The Kansas Portal

Kansas (/ˈkænzəs/ (listen)) is a state in the Midwestern United States. Its capital is Topeka, and its largest city is Wichita. Kansas is a landlocked state bordered by Nebraska to the north; Missouri to the east; Oklahoma to the south; and Colorado to the west. Kansas is named after the Kansas River, which in turn was named after the Kansa Native Americans who lived along its banks. The tribe's name (natively kką:ze) is often said to mean "people of the (south) wind" although this was probably not the term's original meaning. For thousands of years, what is now Kansas was home to numerous and diverse Native American tribes. Tribes in the eastern part of the state generally lived in villages along the river valleys. Tribes in the western part of the state were semi-nomadic and hunted large herds of bison.

The first Euro-American settlement in Kansas occurred in 1827 at Fort Leavenworth. The pace of settlement accelerated in the 1850s, in the midst of political wars over the slavery debate. When it was officially opened to settlement by the U.S. government in 1854 with the Kansas–Nebraska Act, abolitionist Free-Staters from New England and pro-slavery settlers from neighboring Missouri rushed to the territory to determine whether Kansas would become a free state or a slave state. Thus, the area was a hotbed of violence and chaos in its early days as these forces collided, and was known as Bleeding Kansas. The abolitionists prevailed, and on January 29, 1861, Kansas entered the Union as a free state, hence the unofficial nickname "The Free State".

By 2015, Kansas was one of the most productive agricultural states, producing high yields of wheat, corn, sorghum, and soybeans. Kansas, which has an area of 82,278 square miles (213,100 square kilometers) is the 15th-largest state by area, the 36th most-populous of the 50 states, with a population of 2,940,865 according to the 2020 census, and the 10th least densely populated. Residents of Kansas are called Kansans. Mount Sunflower is Kansas's highest point at 4,039 feet (1,231 meters). (Full article...)

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John Clifford Hodges Lee

John Clifford Hodges Lee (1 August 1887 – 30 August 1958) was a career US Army engineer, who rose to the rank of lieutenant general and commanded the Communications Zone (ComZ) in the European Theater of Operations during World War II.

A graduate of the United States Military Academy at West Point, New York, with the class of 1909, Lee assisted with various domestic engineering navigation projects as well as in the Panama Canal Zone, Guam and the Philippines. During World War I, he served on the Western Front on the staff of the 82d and 89th Divisions and earned promotions to major, lieutenant colonel and colonel as well as the Silver Star Medal, the Army Distinguished Service Medal and the Croix de Guerre from the French government. (Full article...)

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Credit: Kevin Zollman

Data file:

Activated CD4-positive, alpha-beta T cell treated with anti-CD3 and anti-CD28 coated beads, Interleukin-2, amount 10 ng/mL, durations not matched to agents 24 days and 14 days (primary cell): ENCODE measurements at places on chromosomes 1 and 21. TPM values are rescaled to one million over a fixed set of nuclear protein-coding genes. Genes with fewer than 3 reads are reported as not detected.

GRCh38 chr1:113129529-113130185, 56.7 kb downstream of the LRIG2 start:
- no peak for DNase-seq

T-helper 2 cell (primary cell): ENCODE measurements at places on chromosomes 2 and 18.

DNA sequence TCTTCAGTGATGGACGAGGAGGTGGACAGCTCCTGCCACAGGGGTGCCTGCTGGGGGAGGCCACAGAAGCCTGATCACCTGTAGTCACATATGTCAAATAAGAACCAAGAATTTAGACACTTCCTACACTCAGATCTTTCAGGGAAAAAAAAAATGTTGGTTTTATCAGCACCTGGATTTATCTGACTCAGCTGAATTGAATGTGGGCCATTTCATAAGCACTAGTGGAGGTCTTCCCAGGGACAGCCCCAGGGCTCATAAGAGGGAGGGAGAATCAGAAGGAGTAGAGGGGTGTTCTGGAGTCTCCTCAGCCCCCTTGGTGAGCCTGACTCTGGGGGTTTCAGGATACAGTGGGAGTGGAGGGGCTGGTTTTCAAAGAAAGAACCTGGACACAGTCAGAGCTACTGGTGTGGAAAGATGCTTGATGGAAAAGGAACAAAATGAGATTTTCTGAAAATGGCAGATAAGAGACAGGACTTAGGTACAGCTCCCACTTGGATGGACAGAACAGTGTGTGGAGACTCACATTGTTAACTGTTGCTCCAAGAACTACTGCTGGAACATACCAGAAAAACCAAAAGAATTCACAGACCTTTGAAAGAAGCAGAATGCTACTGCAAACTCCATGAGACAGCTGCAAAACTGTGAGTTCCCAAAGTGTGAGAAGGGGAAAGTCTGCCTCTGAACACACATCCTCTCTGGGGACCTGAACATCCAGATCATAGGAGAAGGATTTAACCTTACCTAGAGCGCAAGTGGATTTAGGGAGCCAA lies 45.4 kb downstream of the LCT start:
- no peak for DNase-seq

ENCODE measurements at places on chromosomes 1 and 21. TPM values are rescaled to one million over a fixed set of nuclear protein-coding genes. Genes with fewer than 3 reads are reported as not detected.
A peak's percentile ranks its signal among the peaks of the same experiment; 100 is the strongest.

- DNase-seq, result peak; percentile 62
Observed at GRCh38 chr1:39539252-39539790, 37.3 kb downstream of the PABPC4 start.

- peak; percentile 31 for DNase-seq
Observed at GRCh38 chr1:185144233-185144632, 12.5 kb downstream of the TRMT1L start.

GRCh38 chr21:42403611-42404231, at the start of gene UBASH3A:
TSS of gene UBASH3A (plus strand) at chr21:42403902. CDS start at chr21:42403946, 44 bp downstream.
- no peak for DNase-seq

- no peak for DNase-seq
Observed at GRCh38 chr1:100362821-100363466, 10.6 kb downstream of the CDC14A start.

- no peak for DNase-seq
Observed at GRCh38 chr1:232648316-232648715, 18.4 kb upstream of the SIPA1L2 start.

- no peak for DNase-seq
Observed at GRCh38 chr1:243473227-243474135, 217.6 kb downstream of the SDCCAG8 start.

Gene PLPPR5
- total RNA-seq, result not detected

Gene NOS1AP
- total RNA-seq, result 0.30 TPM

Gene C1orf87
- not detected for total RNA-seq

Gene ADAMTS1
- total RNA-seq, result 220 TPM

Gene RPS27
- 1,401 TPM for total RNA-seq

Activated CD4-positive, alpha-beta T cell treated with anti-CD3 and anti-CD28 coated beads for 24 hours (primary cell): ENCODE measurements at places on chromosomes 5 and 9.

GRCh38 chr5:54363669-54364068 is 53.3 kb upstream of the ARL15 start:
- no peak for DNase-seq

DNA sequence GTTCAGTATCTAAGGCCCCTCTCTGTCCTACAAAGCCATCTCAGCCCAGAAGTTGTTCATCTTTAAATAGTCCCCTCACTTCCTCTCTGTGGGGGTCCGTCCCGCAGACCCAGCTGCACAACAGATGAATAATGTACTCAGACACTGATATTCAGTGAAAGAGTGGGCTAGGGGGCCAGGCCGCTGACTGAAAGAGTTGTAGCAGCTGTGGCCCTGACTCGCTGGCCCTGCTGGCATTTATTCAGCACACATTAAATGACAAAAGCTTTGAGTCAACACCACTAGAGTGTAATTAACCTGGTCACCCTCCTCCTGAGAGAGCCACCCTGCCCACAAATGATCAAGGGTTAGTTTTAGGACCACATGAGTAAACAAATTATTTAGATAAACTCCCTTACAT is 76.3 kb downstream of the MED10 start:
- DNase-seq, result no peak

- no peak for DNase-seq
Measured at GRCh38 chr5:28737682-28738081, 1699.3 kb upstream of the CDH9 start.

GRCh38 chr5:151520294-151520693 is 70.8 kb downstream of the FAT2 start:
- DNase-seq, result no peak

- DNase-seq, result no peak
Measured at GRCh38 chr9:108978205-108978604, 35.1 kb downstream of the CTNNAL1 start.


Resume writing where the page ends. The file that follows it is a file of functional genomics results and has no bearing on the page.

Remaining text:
Riley County Courthouse in Manhattan, Kansas.

Important dates in Kansas' history

July–August 1541
Coronado explores Kansas
April 30, 1803
Louisiana Purchase Treaty signed
May 30, 1854
Kansas Territory organized
July 29, 1859
Constitution adopted by convention
January 29, 1861
Kansas becomes 34th state
August 21, 1863
Quantrill's Raid on Lawrence
Spring 1879
February 19, 1881
First state to Constitutionally prohibit alcohol
Populist Revolt
July 1951
Great Flood of 1951
May 17, 1954
Brown v. Board of Education of Topeka


State facts

State symbols:

The American Bison, Kansas' state mammal.

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The headquarters of the Westboro Baptist Church with the sign "". The graffiti on the sign reads "God Hates The Phelps".

The Westboro Baptist Church (WBC) is an American, unaffiliated Primitive Baptist church in Topeka, Kansas, that was founded in 1955 by pastor Fred Phelps. It is widely considered a hate group, and is known for its public protests against homosexual people and for its usage of the phrases "God hates fags" and "Thank God for dead soldiers". It also engages in hate speech against atheists, Jews, Muslims, transgender people, and even other Christian denominations. WBC's theology and practices are widely condemned by other Christian churches, including the Baptist World Alliance and the Southern Baptist Convention, and by politicians and public figures, including former President Barack Obama.

WBC has been protesting against gay people since 1989. Within a few years, the group expanded to protesting across the country. They often protest at public and private events, including funerals, sports games, and concerts. Notably, the group protested at the funerals for victims of the Sandy Hook Elementary School shooting and the West Nickel Mines School shooting. The group is known to deface the American flag or fly it upside down while protesting. It also draws counter-protests. (Full article...)
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